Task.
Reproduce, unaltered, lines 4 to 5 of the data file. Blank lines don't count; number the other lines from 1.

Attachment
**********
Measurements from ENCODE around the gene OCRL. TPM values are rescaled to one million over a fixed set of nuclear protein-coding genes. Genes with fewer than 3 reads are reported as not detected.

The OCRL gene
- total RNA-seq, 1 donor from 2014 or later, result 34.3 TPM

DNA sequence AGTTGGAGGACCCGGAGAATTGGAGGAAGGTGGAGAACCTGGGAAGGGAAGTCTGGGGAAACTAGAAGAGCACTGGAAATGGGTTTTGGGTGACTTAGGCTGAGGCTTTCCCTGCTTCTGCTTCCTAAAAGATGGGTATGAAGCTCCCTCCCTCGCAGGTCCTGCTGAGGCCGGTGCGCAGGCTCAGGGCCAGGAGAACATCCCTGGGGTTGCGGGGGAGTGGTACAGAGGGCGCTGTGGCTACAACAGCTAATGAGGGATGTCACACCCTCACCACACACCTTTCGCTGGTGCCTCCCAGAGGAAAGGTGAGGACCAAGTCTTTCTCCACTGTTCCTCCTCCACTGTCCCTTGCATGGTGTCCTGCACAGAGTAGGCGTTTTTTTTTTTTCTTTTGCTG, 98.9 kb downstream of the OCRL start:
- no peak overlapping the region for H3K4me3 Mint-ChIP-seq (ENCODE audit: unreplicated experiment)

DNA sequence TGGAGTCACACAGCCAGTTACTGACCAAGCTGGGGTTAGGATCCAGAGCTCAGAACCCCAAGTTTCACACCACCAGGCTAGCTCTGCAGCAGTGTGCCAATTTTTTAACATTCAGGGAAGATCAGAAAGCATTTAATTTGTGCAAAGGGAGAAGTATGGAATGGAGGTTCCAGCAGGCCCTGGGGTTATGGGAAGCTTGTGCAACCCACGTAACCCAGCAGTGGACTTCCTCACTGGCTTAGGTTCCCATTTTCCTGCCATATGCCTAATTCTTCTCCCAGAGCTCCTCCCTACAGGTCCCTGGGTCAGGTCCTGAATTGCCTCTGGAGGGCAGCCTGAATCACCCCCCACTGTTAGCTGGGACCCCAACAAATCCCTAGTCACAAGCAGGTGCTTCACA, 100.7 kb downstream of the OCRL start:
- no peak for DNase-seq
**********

DNA sequence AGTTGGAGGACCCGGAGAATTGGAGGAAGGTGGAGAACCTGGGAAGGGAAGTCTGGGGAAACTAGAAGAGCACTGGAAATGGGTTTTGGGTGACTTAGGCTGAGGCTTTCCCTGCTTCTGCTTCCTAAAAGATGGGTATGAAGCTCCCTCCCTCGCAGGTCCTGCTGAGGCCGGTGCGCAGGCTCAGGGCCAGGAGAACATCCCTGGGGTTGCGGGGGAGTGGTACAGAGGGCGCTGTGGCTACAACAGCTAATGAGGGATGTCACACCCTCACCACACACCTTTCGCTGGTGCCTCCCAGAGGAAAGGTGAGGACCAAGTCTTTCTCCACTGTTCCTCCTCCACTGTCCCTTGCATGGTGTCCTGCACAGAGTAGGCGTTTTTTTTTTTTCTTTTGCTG, 98.9 kb downstream of the OCRL start:
- no peak overlapping the region for H3K4me3 Mint-ChIP-seq (ENCODE audit: unreplicated experiment)